What happens to the state information commission of Andhra Pradesh?21 Feb, 2014
The erstwhile Andhra Pradesh is now almost divided into two successor States, namely, Telangana and Andhra Pradesh. The assent of the President of India will seal this change formally. Many things have been divided between the two successor States. But there is a common High Court for both States which will succeed the Andhra Pradesh High Court and will be called the High Court at Hyderabad until a new High Court is established and constituted for Andhra Pradesh. Many State institutions already established in the erstwhile Andhra Pradesh will continue to service people in both States. These institutions are mentioned in the 10th Schedule attached to the Reorganisation Bill. The text of the Bill as introduced in the Rajya Sabha is accessible on its website at: - http://188.8.131.52/BillsTexts/LSBillTexts/asintroduced/8_2014_LS_ENG.pdf
However the Andhra Pradesh Reorganisation Bill does not seem to mention anything about the fate of the State Information Commission. This institution established under the Right to Information Act, 2005 dealt with second appeals and complaints from people residing all over the undivided Andhra Pradesh. However once the President signs the Bill into law and it becomes operational, we do not know what will happen to the State Information Commission. The 10th Schedule attached to the Reorganisation Bill does not contain a mention of the AP State Information Commission. While the AP State Public Service Commission will service the successor State of Andhra Pradesh, the Union Public Service Commission may service the state of Telangana until a new Public Service Commission is established and constituted for that State. No such provision has been made for the AP State Information Commission.
Clause 80 of the Bill states that a person holding a post in relation to the affairs of the State, in any area of the State, on the day of enforcement of the bifurcation, shall continue to hold the same post or office in the successor State in which that area will fall. The AP State Information Commission functions from Hyderabad. To the best of my knowledge the AP State Information Commission does not have any office in any other part of the State as is the case in Maharashtra. So will the State Information Commission continue to service both states after the bifurcation? A strict reading of the law implies that Hyderabad being the common capital for both successor States Clause 80 will not have any application to the State Information Commission. So what will happen to the second appeals and complaints pending in the State Information Commission of the undivided Andhra Pradesh? While Clause 80 will apply to the Public Information officers and the First Appellate Authorities and ensure their continuation in the same posts in whichever successor State their posts may fall, it may not apply to the members of the State Information Commission as they are all based in Hyderabad. If this indeed the correct interpretation of the law, then RTI dispute disposals may come to a standstill in the AP State Information Commission until this matter is resolved. According to State Information Commission's website there are 9 members now including the State Chief Information Commissioner. If my interpretation is correct, then in order to ensure that they continue to function smoothly the following solutions may be opted for.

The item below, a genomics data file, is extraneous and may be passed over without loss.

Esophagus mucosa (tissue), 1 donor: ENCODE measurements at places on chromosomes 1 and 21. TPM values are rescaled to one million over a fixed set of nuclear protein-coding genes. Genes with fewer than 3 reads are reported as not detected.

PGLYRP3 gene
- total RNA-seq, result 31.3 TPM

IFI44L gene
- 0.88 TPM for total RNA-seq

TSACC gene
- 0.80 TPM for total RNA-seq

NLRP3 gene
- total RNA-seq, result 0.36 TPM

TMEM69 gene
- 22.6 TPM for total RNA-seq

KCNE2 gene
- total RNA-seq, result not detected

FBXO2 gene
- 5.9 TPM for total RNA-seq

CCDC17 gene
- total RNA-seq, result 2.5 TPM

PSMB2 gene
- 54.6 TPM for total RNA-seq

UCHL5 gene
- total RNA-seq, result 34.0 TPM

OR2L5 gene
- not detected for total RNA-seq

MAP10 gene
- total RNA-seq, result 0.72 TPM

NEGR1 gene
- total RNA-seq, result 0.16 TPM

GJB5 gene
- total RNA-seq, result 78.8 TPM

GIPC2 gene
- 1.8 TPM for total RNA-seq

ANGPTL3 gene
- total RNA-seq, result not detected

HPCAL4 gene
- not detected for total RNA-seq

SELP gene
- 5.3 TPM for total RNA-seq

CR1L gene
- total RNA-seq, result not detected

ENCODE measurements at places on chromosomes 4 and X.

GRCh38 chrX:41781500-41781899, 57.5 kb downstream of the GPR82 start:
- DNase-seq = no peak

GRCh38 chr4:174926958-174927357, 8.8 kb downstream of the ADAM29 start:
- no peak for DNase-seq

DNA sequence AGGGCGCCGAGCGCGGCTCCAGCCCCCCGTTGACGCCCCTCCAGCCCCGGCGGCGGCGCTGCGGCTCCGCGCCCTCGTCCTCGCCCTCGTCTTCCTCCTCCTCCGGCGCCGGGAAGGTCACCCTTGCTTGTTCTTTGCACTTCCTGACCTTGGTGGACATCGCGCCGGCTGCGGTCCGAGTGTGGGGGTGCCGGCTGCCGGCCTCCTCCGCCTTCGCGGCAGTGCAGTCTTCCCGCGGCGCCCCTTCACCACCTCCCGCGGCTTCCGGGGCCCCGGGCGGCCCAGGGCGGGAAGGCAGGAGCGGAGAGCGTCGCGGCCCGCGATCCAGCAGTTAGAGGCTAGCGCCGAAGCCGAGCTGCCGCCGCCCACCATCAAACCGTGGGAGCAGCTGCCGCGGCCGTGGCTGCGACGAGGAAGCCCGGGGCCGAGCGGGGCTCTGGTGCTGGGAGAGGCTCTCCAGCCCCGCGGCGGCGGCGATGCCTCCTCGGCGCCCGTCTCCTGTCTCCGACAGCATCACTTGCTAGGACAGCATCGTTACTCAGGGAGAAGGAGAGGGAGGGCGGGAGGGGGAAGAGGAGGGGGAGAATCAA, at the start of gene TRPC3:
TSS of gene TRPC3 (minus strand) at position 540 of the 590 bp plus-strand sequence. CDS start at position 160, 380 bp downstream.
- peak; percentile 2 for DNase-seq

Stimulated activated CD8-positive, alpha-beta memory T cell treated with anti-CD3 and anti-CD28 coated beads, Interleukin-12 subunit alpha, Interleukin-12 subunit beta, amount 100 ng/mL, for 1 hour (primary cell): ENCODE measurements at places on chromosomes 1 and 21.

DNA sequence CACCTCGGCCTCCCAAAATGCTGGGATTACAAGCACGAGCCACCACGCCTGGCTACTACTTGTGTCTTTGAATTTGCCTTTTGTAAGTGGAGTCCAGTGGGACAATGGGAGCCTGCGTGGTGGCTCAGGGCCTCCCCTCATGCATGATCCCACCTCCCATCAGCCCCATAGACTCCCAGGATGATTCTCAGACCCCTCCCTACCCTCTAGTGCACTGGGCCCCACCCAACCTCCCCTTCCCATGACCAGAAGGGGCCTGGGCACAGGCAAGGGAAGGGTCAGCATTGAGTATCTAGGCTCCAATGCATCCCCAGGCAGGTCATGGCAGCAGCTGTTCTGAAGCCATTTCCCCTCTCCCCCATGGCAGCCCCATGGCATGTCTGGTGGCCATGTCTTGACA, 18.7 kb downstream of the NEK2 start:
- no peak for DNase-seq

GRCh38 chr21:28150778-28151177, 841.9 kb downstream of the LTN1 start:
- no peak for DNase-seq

The State Government could take immediate steps to set up branches of the State Information Commission in both Telangana and Andhra Pradesh so that members of the State Information Commission may get the benefit of Clause 80 before the new legislation and consequently the bifurcation comes into force. A second option would be for the Central Government to invoke its powers under Clause 82 and give appropriate directions for ensuring the smooth functioning of the State Information Commission(s) in both successor States. There is no need to hunt for this power in the RTI Act.
The Central Government must clarify this issue immediately, as the appeals and complaints pertain to the enjoyment of the fundamental right to information of the people living in Telangana. Administrative delays in resolving this matter should not be allowed to become another reason for hindering the disposal of these pending cases. However legal experts amongst our readers may please enlighten me if there is some provision in the Reorganisation Bill that saves the life of the State Information Commission of the undivided Andhra Pradesh and allows it to continue its operations unhindered. I will be the happiest person if my concerns explained above are proved to be unjustified.